Match dots were also a new addition to the wiki, and each type of dot clearly represented the possible scenarios that could happen in a series of games (win, loss, not played). And while I believe that over time this was a cleaner visualization, in the final version we used letters which had a slight edge in clarity.

Two versions of the match overview component. The first using unique icons, and the second using letters to be more explicit.

Next Steps

Match pages launched after I left Team Liquid, so I unfortunately don’t know the impact they’ve had. But before I left, the team was really excited about getting this design in the hands of users.

That said, there were plenty of things I was looking forward to doing if I had gotten to continue developing this experience.

Future A/B tests to perform: Player components with all statistics vs separated statistics (pregame, player stats), and including game summaries on the match page, or not.

Testing the Design with Users

Player performance components were dense, and somewhat suboptimal. And I would have loved to test different versions of the design with users to get a better understanding of just how important in practice this data was to a fan.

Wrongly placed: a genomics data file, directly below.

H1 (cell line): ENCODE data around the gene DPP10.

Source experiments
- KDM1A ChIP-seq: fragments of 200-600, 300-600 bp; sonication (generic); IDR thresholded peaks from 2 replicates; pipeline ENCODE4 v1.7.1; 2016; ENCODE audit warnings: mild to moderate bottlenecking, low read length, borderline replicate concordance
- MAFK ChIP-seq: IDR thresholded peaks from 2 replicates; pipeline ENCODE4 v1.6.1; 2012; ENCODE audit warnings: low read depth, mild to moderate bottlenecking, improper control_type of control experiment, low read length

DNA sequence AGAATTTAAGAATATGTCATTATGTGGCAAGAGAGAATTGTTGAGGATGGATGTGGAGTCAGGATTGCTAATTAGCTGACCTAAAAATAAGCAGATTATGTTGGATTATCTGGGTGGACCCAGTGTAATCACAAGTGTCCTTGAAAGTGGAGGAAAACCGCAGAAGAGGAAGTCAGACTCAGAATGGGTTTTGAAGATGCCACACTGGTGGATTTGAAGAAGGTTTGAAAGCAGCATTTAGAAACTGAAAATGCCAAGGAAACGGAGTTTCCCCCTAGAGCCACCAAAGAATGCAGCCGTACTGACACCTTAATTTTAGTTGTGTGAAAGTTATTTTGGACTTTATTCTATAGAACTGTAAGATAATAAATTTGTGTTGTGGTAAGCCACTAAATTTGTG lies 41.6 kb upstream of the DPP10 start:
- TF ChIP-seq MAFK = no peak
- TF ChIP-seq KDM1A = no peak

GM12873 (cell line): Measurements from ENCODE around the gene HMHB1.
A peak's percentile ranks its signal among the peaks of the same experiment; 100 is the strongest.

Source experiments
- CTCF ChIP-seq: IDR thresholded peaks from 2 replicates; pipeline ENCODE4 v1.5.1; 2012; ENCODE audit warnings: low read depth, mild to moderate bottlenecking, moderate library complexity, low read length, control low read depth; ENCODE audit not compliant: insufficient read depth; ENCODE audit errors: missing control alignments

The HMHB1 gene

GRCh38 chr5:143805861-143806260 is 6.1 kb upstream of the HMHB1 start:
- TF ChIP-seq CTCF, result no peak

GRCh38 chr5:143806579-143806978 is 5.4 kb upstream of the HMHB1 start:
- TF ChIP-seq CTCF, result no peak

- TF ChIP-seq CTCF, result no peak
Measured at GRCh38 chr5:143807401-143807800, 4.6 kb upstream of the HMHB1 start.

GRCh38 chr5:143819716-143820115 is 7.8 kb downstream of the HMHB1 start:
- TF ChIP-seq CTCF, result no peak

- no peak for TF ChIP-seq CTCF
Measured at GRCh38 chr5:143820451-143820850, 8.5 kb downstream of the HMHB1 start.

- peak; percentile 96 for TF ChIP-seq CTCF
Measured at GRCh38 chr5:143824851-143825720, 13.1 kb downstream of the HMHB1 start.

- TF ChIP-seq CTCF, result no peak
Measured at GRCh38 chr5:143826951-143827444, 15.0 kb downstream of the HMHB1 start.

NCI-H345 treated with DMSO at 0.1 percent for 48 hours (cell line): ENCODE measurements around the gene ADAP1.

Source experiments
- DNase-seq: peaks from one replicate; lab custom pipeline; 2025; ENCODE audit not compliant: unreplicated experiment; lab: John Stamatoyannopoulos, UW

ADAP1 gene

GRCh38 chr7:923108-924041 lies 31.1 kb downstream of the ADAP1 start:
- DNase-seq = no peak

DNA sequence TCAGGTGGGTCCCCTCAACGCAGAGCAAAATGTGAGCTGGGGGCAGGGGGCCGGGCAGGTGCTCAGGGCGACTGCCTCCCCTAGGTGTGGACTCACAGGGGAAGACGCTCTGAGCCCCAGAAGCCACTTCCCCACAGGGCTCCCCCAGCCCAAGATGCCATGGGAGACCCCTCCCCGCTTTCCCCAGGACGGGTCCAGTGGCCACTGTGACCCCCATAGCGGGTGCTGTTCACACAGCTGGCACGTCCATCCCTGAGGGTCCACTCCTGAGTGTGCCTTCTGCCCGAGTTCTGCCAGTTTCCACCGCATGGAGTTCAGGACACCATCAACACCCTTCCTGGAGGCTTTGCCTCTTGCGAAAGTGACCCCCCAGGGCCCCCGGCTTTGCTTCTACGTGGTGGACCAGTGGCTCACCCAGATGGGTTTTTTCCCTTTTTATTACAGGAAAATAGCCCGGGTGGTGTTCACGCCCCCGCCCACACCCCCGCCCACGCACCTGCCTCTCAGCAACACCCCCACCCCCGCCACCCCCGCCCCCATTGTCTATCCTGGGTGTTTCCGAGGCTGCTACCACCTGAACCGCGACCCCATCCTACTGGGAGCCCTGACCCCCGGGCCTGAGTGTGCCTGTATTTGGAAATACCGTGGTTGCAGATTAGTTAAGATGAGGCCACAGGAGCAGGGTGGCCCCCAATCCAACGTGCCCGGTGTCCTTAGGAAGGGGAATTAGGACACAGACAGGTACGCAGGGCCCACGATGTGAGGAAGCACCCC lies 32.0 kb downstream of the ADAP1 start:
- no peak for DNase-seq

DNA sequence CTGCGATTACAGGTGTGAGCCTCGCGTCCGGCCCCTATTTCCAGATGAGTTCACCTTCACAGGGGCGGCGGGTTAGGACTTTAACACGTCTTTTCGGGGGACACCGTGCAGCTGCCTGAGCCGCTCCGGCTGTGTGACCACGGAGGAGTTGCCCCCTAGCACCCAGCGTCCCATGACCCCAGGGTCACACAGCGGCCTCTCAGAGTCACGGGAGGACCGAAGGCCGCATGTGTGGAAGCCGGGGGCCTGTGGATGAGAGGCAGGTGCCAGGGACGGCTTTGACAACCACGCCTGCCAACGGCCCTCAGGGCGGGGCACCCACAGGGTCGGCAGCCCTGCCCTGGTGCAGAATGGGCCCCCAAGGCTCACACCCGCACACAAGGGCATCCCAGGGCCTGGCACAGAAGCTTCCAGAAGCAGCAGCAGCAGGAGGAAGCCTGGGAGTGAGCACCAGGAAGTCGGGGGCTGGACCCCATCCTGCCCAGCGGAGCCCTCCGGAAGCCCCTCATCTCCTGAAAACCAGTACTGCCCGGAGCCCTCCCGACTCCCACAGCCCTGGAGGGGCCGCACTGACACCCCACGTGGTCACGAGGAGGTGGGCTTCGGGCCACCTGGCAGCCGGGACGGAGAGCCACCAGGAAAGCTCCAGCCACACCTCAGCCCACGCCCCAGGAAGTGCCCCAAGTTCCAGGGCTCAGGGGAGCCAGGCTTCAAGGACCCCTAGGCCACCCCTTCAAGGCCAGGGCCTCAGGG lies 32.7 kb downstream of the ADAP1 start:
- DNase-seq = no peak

Similarly, in the user journey we opted not to duplicate small game summaries on the match page. But it would have been very helpful to run an A/B test to see how useful they were across every entry path if they remained. Of course this required fleshing out every other user journey to matches. Speaking of that…

Building out Every Pathway to Matches

Focusing on tournament brackets was a strategic call. But there were many more places where extensions to a match page would be valuable. And I would have wanted to dive a lot more into where those were, how they operated, and whether we could think about adjusting the user journey to be more predictable and simpler overall.

Exploring the Implications for Other Games

While I did my best to assess how the design could be applied to other esports, much more would be needed in the future. There are several different categories, all of them with slightly different details or behaviors that needed a more thorough analysis before I really knew this format would work for all of Liquipedia.